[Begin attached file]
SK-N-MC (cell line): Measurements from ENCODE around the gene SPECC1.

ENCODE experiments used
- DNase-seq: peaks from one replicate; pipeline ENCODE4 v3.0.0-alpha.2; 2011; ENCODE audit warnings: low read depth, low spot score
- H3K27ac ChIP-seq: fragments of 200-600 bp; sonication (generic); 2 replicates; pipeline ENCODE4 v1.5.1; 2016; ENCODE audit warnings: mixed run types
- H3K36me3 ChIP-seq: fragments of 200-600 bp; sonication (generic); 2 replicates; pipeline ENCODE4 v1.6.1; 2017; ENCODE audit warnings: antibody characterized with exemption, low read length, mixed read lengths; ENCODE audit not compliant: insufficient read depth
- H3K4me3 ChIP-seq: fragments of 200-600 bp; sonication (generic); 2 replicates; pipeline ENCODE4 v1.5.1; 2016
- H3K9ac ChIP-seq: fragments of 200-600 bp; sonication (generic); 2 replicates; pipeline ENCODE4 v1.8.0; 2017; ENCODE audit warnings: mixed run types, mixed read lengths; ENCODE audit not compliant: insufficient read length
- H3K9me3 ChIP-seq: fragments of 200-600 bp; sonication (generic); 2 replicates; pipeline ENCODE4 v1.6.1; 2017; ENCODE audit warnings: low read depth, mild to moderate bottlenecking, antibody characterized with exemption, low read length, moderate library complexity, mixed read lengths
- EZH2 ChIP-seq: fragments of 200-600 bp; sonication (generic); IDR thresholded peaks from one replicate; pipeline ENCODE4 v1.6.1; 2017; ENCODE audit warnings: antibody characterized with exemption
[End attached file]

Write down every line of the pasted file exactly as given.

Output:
SK-N-MC (cell line): Measurements from ENCODE around the gene SPECC1.

ENCODE experiments used
- DNase-seq: peaks from one replicate; pipeline ENCODE4 v3.0.0-alpha.2; 2011; ENCODE audit warnings: low read depth, low spot score
- H3K27ac ChIP-seq: fragments of 200-600 bp; sonication (generic); 2 replicates; pipeline ENCODE4 v1.5.1; 2016; ENCODE audit warnings: mixed run types
- H3K36me3 ChIP-seq: fragments of 200-600 bp; sonication (generic); 2 replicates; pipeline ENCODE4 v1.6.1; 2017; ENCODE audit warnings: antibody characterized with exemption, low read length, mixed read lengths; ENCODE audit not compliant: insufficient read depth
- H3K4me3 ChIP-seq: fragments of 200-600 bp; sonication (generic); 2 replicates; pipeline ENCODE4 v1.5.1; 2016
- H3K9ac ChIP-seq: fragments of 200-600 bp; sonication (generic); 2 replicates; pipeline ENCODE4 v1.8.0; 2017; ENCODE audit warnings: mixed run types, mixed read lengths; ENCODE audit not compliant: insufficient read length
- H3K9me3 ChIP-seq: fragments of 200-600 bp; sonication (generic); 2 replicates; pipeline ENCODE4 v1.6.1; 2017; ENCODE audit warnings: low read depth, mild to moderate bottlenecking, antibody characterized with exemption, low read length, moderate library complexity, mixed read lengths
- EZH2 ChIP-seq: fragments of 200-600 bp; sonication (generic); IDR thresholded peaks from one replicate; pipeline ENCODE4 v1.6.1; 2017; ENCODE audit warnings: antibody characterized with exemption